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  • Writer's pictureBecca Jackson

The best short hikes in Boquete, Panama (plus helpful info)

I'm not sure what I imagined Panama to be like, to be honest, I probably hadn't given it much thought, but I was surprised how green it is! Arriving in the Chiriquí Highlands in the pouring rain ( I guess that explains the greenness!) I stared out the bus window across rolling, green hills and lush jungle. The town of Boquete sits at just over 1000.m and so the air here is fresh and the temperature is much cooler. It is a welcome relief after the humidity of Bocas del Torro.


Boquete is famed for hiking and coffee farms, so we spent 3 nights here sampling the best of what Boquete has to offer. If you are looking for a longer hike, check out Volcan Baru, this will however mean setting off at midnight and hiking through the night! Read on for the best short hikes in Boquete, Panama and some helpful info about Boquete town.


The Best short hikes in Boquete, Panama


Lost Waterfalls Hike

We can safely say the waterfalls are no longer lost, they can in fact be found along a well-signposted jungle trail! However, it doesn't make it any less wonderful! The trail is easy in terms of distance and time taken; it's an out-and-back trail that takes approximately 2 hours to complete (depending on how long you choose to spend at the falls). However, the path itself is uneven, a little slippy & steep in parts. One steep section of the trail has ropes to help you which are really useful coming down. I would say it is impossible to get lost on this trail. The trail costs $10pp. You can read more about the Lost Waterfalls Hike and our experience here.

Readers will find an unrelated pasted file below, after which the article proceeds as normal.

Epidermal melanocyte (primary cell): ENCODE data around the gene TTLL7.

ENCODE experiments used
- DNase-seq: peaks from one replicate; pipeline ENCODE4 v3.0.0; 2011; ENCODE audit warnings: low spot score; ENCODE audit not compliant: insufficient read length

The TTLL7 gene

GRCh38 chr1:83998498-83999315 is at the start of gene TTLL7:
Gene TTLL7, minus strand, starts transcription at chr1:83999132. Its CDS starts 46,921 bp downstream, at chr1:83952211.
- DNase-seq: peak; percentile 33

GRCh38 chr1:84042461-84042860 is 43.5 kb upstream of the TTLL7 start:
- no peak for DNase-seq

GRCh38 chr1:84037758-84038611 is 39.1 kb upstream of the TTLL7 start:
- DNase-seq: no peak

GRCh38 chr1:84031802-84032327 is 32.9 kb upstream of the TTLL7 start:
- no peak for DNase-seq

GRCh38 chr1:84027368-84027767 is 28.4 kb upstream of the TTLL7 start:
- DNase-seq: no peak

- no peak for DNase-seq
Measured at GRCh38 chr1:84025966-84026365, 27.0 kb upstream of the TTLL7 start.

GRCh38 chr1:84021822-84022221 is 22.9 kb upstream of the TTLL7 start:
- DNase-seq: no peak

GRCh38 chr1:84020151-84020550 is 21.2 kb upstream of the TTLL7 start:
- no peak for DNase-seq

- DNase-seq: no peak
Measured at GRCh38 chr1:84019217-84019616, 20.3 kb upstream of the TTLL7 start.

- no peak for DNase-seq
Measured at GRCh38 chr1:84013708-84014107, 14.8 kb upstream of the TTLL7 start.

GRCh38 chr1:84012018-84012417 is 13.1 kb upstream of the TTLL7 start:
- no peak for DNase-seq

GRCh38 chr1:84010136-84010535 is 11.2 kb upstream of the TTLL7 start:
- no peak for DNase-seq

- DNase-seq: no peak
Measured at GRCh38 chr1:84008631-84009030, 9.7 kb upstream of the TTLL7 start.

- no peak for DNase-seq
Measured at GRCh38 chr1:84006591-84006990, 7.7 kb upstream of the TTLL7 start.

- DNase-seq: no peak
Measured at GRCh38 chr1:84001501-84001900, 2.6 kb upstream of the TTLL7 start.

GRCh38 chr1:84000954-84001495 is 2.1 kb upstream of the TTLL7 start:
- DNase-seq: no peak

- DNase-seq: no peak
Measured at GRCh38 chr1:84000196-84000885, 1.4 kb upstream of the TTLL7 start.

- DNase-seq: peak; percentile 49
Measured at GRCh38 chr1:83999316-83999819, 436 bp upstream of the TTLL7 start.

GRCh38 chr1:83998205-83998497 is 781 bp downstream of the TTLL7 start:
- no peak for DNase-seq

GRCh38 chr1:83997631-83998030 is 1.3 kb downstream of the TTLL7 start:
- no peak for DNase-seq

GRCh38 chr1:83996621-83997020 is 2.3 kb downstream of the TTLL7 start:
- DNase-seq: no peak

Dave checking out waterfall 3 on the Lost Waterfalls Hike, Boquete
Dave checking out waterfall 3 on the Lost Waterfalls Hike, Boquete

Pipeline Trail (also known as Hidden Waterfall Hike)

The Pipeline Trail is another out-and-back hike which works its way gradually uphill, at first along a gravel path through farmland before entering the jungle. The path continues to be clear but is more uneven underfoot, littered with tree roots. The trail passes a tree that is over 1000 years old, having survived two major eruptions from Volcán Barú, gives you the opportunity to spot the stunning Resplendent Quetzal bird (sadly we didn't) and takes you to a beautiful waterfall (perhaps not as impressive as those on the lost waterfalls hike, but lovely all the same). I would say this walk is easier than the lost waterfalls hike, a more gradual ascent and with no uphill scrambling necessary. There are a few small river crossings that consist of wide pipes you balance your way across that children or less able adults may struggle with, but overall I would rate the path as easy. Again, it is near impossible to get lost. This entrance costs $5pp. You can read more about Pipeline Trail and our experience here.


Becca showing off here stick on the Hidden Waterfall Trail, Boquete whilst fording the stream
Becca showing off here stick on the Hidden Waterfall Trail, Boquete

La Piedra de Lino Hike

La Piedra de Lino hike is certainly not for someone who likes a straightforward, flat, man-made path and just fancies a couple of hours' stroll. It’s not a long walk at 2.8km, taking between 45 minutes to an hour each way, but it is a constant uphill, muddy scramble. We found it a lot of fun! I would not attempt this trail during the rain or if it has rained heavily the day before. The whole trail was hard, compact, slippy mud & we went on our arses at least twice each! It’s a real calf burner but your efforts are rewarded however by the wonderful 360-degree view from the top! There is no entrance fee for this trail, you can read more about La Piedra de Lino Hike here.


View from the summit of La Piedra de Lino Hike, Boquete, Panama
View from the summit of La Piedra de Lino Hike, Boquete